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Math Help - set theory questions

  1. #1
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    set theory questions

    Hello,
    I hope my set theory questions are in the right section of your forum..
    I have just finished my exams and now have time to take a look at a couple of problems that caught me out during semester. These are probably really elementary questions, but proving things has never been a strong point, so here goes...

    Questions 1,2,3 are most important to me as I have a faint hope that my answers to 4,5,6 are ok.

    Thank you for your clues...

    Q1
    Note that A,B,U are sets such that A,B are contained in U
    A "intersection" B = {} <=> B "is contained in" (U\A)

    I see that this is very obviously true, but apart from assuming LHS for for proving =>, and assuming RHS for proving <=, I don't really know what to do, any clues would be great.



    Q2
    Consider the Von Neumann definition of the natural numbers.
    w = {0,1,2,3,...} is the set of such numbers
    w is an inductive set => 0={} is in w and for all k in w, k+ is in w
    k = {0,1,...,k-1}
    k+ = k union {k}

    Sorry for the preamble there, just wanted to make sure we're all on the same page.

    Question is a proof by induction... Prove that for any n in w, we have n contained in w.

    The base step is done, I'm stuck at the inductive step.

    All I can think of so far is what you do at the start of every inductive step...

    Assume that for some n=k in w, we have n=k is contained in w
    RTP n=k+ is contained in w

    Clues would be great.



    Q3
    Consider any cardinal numbers card(A)=a and card(B)=b and card(C)=c
    Prove that (a^b)^c = a^(b*c)

    I understand that to do this, I need to prove an equivalence of sets by finding a bijection

    f: (A^B)^C --> A^(BxC)

    I dont really have a clue as to what that f should be...

    Am I correct in saying:

    (A^B)^C is the set of all maps from C to the set of all maps from B to A, and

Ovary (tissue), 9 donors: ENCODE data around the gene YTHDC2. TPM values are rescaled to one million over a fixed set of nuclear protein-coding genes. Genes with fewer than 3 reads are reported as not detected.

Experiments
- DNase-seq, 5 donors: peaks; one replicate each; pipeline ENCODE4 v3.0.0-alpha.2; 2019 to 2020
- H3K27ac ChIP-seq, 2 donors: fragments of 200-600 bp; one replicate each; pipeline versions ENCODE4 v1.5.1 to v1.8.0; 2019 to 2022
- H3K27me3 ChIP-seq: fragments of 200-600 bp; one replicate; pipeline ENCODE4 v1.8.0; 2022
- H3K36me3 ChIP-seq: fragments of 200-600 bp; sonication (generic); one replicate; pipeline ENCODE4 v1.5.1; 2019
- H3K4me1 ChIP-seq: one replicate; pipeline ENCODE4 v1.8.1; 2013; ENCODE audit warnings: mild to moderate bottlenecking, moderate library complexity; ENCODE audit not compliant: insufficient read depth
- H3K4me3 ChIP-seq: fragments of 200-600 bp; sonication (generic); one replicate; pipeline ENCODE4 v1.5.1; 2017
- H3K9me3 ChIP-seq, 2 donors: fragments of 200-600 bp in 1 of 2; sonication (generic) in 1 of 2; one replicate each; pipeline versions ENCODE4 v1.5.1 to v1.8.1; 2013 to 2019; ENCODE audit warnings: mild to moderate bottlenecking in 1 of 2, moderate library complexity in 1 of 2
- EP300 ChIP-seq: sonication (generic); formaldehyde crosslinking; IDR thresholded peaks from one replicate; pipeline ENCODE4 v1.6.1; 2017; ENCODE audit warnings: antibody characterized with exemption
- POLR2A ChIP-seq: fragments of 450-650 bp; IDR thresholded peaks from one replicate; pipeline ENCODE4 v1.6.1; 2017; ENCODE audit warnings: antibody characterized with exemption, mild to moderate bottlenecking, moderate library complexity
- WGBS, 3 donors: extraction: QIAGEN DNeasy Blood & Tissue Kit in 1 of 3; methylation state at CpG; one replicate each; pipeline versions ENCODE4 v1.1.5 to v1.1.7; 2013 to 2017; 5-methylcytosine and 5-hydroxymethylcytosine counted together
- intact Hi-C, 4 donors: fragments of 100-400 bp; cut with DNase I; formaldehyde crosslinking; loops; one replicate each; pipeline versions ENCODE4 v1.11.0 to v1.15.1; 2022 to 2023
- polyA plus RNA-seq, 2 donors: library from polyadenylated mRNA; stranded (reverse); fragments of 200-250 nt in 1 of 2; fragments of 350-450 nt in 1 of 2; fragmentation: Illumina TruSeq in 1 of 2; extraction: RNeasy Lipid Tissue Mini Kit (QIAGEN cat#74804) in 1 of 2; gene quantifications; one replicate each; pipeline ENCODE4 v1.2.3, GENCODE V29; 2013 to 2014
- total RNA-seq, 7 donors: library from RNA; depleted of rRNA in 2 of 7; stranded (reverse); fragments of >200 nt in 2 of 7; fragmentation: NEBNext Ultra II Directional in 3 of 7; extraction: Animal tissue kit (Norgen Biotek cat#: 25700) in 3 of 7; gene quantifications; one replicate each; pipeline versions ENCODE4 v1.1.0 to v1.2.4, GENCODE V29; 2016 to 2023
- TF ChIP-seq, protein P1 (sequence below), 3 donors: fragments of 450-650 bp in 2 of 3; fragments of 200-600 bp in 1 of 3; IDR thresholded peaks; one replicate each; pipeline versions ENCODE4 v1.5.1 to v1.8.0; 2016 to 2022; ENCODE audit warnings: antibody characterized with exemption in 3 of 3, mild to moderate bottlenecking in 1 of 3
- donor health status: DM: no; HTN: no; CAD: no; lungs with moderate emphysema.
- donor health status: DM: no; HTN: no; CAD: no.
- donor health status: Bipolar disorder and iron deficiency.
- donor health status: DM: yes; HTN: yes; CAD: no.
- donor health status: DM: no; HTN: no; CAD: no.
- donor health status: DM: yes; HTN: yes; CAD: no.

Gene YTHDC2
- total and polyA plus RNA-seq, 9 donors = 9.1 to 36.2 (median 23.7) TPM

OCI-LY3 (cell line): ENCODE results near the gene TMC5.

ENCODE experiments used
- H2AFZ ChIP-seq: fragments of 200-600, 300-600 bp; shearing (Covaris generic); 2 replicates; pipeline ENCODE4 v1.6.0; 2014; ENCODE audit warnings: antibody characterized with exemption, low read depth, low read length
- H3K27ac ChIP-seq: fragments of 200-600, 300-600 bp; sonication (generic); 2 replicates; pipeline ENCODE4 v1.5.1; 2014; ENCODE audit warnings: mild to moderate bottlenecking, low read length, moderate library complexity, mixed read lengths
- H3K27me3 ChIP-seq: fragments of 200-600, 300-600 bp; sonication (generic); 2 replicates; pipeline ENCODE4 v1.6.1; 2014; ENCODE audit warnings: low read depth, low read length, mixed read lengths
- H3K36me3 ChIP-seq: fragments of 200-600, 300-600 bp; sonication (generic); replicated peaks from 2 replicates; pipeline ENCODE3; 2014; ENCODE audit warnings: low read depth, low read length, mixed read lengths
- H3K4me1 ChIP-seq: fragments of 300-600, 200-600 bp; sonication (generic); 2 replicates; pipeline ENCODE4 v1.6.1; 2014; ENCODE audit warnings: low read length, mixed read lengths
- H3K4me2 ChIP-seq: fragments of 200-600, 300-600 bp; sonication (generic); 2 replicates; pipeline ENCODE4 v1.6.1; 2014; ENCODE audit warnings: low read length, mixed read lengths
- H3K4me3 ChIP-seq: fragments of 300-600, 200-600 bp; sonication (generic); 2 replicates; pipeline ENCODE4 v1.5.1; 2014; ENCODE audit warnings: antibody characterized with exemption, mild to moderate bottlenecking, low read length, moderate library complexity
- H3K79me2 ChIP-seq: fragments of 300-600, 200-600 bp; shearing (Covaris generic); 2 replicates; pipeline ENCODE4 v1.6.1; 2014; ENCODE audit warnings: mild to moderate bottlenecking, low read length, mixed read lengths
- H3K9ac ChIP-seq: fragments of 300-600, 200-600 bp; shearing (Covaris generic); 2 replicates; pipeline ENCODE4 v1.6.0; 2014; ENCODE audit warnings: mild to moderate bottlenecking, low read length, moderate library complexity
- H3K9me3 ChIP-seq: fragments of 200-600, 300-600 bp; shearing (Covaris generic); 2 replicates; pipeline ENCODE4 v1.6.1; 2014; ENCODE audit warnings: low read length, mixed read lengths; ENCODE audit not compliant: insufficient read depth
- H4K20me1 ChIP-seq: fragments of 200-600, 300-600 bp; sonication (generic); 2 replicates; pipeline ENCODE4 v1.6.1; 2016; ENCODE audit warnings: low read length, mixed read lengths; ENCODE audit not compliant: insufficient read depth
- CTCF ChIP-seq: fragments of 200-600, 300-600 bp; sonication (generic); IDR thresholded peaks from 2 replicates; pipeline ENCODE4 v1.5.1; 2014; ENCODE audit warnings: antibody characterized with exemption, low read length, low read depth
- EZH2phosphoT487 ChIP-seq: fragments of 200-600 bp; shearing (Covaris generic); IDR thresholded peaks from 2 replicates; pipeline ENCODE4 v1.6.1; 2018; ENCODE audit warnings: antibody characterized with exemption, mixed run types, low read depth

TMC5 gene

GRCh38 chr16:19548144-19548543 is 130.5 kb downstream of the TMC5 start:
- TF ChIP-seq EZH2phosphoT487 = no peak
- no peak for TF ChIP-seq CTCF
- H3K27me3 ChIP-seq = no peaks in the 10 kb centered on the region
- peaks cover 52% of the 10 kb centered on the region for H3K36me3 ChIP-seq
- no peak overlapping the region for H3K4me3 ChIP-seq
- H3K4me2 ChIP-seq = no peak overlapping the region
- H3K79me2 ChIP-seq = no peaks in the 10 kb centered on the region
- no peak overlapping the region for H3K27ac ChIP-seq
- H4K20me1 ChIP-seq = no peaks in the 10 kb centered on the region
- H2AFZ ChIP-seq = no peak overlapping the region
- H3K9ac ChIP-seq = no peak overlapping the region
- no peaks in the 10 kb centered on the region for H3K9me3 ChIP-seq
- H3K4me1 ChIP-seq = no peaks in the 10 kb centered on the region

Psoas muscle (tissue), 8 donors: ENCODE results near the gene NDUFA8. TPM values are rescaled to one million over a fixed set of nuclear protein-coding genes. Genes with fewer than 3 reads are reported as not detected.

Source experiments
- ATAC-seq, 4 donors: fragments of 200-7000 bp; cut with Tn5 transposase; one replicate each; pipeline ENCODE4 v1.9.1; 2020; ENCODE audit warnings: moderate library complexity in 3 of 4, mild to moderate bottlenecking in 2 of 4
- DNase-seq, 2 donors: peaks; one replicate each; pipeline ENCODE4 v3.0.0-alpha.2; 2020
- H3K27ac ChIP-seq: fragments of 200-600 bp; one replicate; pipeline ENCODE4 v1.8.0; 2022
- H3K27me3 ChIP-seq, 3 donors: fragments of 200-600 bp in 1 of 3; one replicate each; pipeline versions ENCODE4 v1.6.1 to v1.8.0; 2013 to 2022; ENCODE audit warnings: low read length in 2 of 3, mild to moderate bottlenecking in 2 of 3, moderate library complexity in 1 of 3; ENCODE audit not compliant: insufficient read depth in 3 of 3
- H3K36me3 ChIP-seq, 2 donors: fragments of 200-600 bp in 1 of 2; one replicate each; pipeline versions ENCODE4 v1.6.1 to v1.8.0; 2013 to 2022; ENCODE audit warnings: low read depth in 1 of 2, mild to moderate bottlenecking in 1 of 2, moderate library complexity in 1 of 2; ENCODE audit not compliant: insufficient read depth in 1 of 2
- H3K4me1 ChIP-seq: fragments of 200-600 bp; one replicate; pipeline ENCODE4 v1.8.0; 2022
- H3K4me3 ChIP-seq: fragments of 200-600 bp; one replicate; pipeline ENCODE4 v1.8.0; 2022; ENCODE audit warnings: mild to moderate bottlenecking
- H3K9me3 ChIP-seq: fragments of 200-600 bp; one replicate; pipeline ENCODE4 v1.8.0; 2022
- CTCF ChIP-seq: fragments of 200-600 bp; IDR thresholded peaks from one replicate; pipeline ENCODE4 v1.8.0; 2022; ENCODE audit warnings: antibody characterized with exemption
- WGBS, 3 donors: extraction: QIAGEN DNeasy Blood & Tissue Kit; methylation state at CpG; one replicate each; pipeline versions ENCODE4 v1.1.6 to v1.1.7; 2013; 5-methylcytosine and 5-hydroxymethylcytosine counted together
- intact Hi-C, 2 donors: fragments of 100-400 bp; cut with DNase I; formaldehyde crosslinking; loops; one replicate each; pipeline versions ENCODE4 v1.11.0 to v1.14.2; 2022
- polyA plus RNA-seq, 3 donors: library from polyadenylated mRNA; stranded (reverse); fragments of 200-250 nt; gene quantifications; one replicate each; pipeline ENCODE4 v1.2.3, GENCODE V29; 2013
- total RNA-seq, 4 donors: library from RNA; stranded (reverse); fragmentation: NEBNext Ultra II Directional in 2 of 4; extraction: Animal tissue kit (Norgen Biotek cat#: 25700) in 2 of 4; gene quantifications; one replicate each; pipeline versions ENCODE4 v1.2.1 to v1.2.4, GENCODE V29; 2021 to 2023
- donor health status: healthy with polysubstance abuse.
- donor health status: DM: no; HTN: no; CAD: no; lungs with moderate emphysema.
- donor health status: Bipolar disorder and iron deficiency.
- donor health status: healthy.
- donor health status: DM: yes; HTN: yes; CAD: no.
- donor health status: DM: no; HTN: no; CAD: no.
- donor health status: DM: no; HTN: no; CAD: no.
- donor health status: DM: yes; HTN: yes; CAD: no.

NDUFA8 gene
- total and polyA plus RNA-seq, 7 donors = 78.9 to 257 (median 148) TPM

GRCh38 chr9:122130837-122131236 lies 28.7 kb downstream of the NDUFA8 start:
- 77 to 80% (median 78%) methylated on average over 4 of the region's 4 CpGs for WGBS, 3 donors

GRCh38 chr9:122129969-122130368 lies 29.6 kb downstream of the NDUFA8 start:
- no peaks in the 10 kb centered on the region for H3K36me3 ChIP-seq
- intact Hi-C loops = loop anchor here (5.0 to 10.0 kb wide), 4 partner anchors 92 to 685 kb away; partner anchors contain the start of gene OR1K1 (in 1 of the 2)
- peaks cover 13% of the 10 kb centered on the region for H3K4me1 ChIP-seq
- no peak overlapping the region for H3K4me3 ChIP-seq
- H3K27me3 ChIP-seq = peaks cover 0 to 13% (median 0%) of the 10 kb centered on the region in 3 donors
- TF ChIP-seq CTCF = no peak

A^(BxC) is the set of all maps from B cross C to A

    ??


    Q4

    Give a partially ordered set (X,<=) such that X has two elements and (X,<=) has no greatest (maximum) element

    I chose <= to be the standard set containment relation and
    X = { {x},{y} } for any x ~= y

    Is this ok?




    Q5

    Give a partially ordered set with a minimal element but no least element

    I chose

    (X,<=) where

    X = { {x} , {y} , {x,y} } for any x ~= y

    and <= is the standard set containment relation

    So clearly {x} and {y} are minimal, {x,y} is both maximal and maximum and there is no minimum ???

    Is this ok?




    Q6


    A partially ordered set with no maximal element

    I chose (X,<=)

    Where X = [0,1) and <= is the standard <= on the reals.


    Is this ok?
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  2. #2
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    Quote Originally Posted by 2complex4me View Post
    Q1
    Note that A,B,U are sets such that A,B are contained in U
    A "intersection" B = {} <=> B "is contained in" (U\A)
    Say A\cap B = \emptyset. Let x\in B\subseteq U then x\not \in A. Thus by definition x\in U\setminus A.
    Say B\subseteq U\setminus A. If x\in B\subseteq U then x\in U \mbox{ and }x\not \in A, this mean A\cap B = \emptyset.

    Q2
    Question is a proof by induction... Prove that for any n in w, we have n contained in w.
    Note that \emptyset \subset \omega. Say that if n\in \omega \implies n\subset \omega. Then n+1 = n \cup \{ n\}. We note that n\subset \omega and \{ n\} \subset \omega thus n\cup \{ n\} \subset \omega. By induction this completes the proof.
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  3. #3
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    Q3
    Consider any cardinal numbers card(A)=a and card(B)=b and card(C)=c
    Prove that (a^b)^c = a^(b*c)
    You want to prove: | (A^B)^C| =  |A^{B\times C}|.
    Define a function \phi : (A^B)^C \mapsto A^{B\times C} as follows: let x \in (A^B)^C and define \phi(x)(c) = x_b(a).
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  4. #4
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    Quote Originally Posted by ThePerfectHacker View Post
    \phi(x)(c) = x_b(a).
    Thanks Hacker, but I think i need a bit more of hand here. I'm not sure I understand this notation... Can you please help me a bit further?
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